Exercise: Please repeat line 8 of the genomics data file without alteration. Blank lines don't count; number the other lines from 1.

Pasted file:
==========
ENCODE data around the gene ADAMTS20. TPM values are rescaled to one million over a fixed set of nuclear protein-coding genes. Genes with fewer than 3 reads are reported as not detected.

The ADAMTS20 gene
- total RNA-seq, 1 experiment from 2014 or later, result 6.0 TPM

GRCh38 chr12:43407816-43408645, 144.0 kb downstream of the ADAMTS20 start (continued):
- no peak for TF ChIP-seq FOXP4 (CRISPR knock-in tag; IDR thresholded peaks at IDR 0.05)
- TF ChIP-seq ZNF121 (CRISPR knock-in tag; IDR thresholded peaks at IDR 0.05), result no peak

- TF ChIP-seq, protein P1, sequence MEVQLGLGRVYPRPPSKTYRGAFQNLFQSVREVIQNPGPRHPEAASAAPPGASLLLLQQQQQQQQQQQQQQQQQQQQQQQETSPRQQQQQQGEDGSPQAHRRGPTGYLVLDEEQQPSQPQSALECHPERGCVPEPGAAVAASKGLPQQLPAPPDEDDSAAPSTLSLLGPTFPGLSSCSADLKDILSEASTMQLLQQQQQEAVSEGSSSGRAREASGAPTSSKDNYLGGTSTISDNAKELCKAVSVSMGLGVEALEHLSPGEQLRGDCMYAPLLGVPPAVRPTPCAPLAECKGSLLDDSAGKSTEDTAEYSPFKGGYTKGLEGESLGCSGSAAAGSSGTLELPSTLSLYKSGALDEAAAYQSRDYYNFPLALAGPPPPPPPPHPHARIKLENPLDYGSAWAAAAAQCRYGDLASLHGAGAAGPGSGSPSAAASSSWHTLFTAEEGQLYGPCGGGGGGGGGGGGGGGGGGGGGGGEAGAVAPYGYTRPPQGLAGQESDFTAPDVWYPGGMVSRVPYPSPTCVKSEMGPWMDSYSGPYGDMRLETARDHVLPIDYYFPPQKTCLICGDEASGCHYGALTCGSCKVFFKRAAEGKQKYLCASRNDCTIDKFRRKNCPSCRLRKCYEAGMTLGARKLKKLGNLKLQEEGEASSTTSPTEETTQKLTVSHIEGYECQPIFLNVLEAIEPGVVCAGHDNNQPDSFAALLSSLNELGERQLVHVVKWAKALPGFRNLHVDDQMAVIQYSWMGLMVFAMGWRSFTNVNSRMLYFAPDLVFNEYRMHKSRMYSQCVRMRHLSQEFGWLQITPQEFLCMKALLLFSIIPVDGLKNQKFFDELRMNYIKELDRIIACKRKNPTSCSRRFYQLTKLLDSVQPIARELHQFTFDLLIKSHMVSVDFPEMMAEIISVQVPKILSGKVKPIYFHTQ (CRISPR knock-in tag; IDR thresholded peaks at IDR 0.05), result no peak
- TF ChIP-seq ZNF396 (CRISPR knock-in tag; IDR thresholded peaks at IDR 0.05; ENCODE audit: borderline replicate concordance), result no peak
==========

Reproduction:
- TF ChIP-seq ZNF396 (CRISPR knock-in tag; IDR thresholded peaks at IDR 0.05; ENCODE audit: borderline replicate concordance), result no peak